From Stephen Colbert:
Settle for More
By Megyn Kelly, (2016, Harper Collins, 340 Pages, $29.99.)
Reviewed by Steven R. Maher
Historians writing about the 2016 presidential election will inevitably spend a great deal of time on Fox News anchor Megyn Kelly’s sparring with then-candidate Donald Trump. Just as likely, they will rely heavily on Kelly’s book Settle for More in describing this political combat. This is a good book, well written, an easy read, chockfull of insider information and tidbits.
Megyn Kelly is a beautiful woman. The problems arising out of this beauty, Kelly’s struggles for acceptance in the work place, and the genesis of her career goals are carefully portrayed. Kelly is judicious when describing her love life. One can tell this book was written by a parent who kept in mind that her children would be reading it: Kelly did not include in this biography anything her offspring would be embarrassed to read.
Megyn Kelly had good parents. Her father was an Irish Catholic who nurtured his daughter’s intellect. Kelly’s mother was a second-generation Italian-American who encouraged her daughter to be herself and who made her feel loved. In this supportive environment, Kelly’s self-assurance and incredible work ethic took root.
Kelly describes being bullied while in middle school. As she recounts this episode, Kelly went to school one day and was suddenly boycotted by her classmates. She spent many a lunch period eating alone. The few friendships developed during this time, Kelly kept for the rest of her life. Then one day the bullying inexplicably stopped, and Kelly found the same people who deeply rejected her, voting her the “most popular” classmate. The wounds from this episode were deep. They resurface later in the book when she recounts her struggles with Trump, when the popular anchor suddenly finds herself the object of incredible hostility.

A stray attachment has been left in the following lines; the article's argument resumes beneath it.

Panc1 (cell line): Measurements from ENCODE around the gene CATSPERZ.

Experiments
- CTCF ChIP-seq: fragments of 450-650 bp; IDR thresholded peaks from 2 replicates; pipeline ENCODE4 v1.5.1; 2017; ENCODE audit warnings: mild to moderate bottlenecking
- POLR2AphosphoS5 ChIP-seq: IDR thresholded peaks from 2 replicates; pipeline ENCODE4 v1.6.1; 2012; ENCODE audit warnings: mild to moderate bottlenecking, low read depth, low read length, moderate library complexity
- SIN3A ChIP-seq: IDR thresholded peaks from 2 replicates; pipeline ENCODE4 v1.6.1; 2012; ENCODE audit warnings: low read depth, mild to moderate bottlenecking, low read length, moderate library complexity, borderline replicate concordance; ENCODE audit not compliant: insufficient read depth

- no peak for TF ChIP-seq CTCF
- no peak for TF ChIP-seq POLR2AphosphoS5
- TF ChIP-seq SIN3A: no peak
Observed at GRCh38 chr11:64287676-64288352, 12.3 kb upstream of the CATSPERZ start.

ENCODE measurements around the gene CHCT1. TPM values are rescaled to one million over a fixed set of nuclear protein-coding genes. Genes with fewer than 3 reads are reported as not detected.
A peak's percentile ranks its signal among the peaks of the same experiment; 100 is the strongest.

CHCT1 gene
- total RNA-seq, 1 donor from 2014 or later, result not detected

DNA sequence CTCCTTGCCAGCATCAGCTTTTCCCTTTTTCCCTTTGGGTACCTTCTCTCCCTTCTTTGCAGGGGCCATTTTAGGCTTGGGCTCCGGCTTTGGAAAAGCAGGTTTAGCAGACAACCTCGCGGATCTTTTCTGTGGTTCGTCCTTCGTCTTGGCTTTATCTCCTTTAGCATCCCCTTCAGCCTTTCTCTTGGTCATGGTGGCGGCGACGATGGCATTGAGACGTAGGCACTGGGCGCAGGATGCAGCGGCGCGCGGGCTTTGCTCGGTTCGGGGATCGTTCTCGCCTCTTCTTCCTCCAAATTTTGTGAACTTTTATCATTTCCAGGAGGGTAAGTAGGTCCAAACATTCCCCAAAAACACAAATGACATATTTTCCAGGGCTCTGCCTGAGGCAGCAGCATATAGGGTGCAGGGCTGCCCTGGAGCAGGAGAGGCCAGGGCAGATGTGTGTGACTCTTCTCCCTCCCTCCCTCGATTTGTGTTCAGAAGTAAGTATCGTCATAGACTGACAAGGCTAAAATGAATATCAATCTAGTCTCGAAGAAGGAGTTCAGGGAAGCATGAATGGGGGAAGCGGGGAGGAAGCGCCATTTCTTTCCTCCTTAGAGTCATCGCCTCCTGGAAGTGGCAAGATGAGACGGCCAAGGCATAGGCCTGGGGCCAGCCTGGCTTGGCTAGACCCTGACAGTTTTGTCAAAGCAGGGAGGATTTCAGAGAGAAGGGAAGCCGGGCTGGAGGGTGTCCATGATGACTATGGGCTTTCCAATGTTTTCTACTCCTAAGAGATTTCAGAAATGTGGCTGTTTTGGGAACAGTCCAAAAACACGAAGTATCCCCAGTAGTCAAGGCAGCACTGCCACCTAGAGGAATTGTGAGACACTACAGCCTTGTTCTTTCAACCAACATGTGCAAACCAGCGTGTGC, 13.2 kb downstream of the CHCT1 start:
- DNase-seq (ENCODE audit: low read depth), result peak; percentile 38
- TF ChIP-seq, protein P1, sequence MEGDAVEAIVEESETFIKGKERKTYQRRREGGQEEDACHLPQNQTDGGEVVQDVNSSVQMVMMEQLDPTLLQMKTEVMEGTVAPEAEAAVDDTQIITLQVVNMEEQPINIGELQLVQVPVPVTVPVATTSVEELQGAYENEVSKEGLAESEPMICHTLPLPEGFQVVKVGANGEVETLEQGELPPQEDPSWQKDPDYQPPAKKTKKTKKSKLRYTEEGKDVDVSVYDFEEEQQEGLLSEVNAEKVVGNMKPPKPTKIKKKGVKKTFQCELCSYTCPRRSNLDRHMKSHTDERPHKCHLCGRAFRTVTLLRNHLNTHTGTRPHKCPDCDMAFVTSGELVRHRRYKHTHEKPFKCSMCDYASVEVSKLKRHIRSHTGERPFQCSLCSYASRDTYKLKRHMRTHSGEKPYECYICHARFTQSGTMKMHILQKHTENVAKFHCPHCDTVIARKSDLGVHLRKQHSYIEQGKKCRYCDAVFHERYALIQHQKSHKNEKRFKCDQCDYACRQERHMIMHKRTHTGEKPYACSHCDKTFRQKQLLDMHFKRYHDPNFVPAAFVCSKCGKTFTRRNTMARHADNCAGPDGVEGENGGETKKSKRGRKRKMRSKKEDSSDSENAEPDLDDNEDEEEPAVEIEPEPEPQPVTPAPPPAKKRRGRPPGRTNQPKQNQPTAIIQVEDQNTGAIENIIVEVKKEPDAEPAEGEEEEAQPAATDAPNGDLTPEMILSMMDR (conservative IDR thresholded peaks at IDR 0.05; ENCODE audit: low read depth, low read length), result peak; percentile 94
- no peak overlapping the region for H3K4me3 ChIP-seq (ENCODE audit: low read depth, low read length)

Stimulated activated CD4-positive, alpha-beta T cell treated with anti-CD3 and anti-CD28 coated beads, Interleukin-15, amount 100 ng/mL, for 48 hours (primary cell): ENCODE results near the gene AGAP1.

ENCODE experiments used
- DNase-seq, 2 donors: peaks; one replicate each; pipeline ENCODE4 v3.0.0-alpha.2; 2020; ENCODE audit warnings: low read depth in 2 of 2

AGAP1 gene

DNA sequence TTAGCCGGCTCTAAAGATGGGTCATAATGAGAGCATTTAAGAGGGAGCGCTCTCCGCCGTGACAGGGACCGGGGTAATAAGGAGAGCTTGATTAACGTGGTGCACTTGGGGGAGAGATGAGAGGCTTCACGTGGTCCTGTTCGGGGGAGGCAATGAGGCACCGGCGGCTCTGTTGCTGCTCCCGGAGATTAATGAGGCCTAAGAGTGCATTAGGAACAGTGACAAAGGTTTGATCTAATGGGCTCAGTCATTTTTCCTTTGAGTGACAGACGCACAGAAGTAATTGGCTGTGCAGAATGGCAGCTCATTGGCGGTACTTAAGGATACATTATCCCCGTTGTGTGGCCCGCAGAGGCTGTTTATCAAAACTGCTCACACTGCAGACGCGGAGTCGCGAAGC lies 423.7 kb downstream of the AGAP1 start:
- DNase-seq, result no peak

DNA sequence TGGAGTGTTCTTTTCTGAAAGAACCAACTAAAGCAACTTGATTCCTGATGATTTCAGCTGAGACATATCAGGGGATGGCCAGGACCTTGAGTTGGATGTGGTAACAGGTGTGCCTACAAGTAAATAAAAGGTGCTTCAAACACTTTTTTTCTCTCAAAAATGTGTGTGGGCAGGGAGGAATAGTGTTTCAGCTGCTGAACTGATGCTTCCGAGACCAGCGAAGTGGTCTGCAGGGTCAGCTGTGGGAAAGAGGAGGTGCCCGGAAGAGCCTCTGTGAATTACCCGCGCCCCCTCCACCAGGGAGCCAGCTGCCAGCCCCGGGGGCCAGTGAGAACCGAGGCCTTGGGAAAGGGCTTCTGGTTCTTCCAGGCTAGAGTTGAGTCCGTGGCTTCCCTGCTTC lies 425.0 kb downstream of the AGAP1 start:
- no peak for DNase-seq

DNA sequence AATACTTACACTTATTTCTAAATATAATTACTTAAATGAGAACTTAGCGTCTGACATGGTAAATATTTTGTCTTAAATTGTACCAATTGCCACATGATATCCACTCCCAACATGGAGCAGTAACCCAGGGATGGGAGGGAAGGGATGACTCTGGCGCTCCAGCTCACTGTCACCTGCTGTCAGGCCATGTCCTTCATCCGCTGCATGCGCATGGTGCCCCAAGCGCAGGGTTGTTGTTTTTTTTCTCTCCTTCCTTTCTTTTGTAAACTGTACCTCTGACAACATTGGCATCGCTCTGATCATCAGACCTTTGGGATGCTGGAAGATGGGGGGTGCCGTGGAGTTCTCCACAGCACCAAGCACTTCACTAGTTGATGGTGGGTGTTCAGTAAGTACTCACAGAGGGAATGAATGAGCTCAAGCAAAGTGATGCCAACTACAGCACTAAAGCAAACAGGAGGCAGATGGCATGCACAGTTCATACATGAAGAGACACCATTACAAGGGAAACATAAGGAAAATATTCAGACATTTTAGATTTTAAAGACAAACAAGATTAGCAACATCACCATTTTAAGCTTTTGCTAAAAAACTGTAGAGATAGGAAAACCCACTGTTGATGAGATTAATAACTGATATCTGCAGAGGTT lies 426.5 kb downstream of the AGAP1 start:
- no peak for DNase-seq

Kelly finished college and entered the Albany School of Law. Oral advocacy was her favorite approach to the law. Moot court, where students argue in front of a panel, her favorite course. She was awarded the “Best Individual Advocate Award.” “I knew, almost as soon as I got to law school, that I could stand up and make an argument,” recalls Kelly.
In 1992 Kelly graduated from law school and went to work at Bickle and Brewer, a big city Chicago law firm. It was there that Kelly had what to her was a key event in developing her resolve to confront gender discrimination – the “copying episode,” which was described in a chapter entitled “Legally Blond.” She found herself the only attorney in the firm a senior partner asked to copy his briefs, a time-consuming task. “It bothered me a little at first, and then it bothered me a lot,” writes Kelly.
Kelly recounts her trepidation and fear at confronting the senior partner, telling him that she was not going to do any more of his copying. Angered, the senior partner went to attorney Bickle, the highest-ranking lawyer at Bickle and Brewer, to complain. Bickle told the man: “Not only is she right, but if you ever ask an associate of this firm to waste her time doing your secretarial work, it’ll be the last thing you do at Bickle and Brewer.”
Kelly’s willingness to stand up to power in the face of a personal injustice was significantly enhanced.
Career change and Donald Trump
Like many lawyers, Kelly found herself dissatisfied with the practice of law – the long hours, working weekends, the occasional exultation of victory, and the agony of defeat. She had long desired a career in broadcast journalism and thought of getting a journalism graduate degree and developing a resume. Kelly found her new career instead by networking. She met a woman who worked part time at a television station. She told Kelly to forget the graduate degree and hard copy resume. What Kelly needed, the woman told her, was a video resume showing her covering stories.
The rest is history. Because of Kelly’s talent and strong work ethic and an occasional stroke of luck, Kelly before long found herself at Fox News hosting the “Kelly File.” Her battles with Donald Trump are probably still fresh in the average reader’s mind and do not have to have to be recounted here.
Kelly is again judicious in her description of sexual harassment by Fox News founder Roger Ailes.
She says enough to let the reader know the harassment took place, without saying more than necessary to make that point.
Her biography concludes immediately prior to the November 8, 2016, election. We probably will at some point see a “Settle for More II.” In the meantime, political aficionados and amateurs alike will find this a fascinating look at the intersection of the political world and broadcast journalism.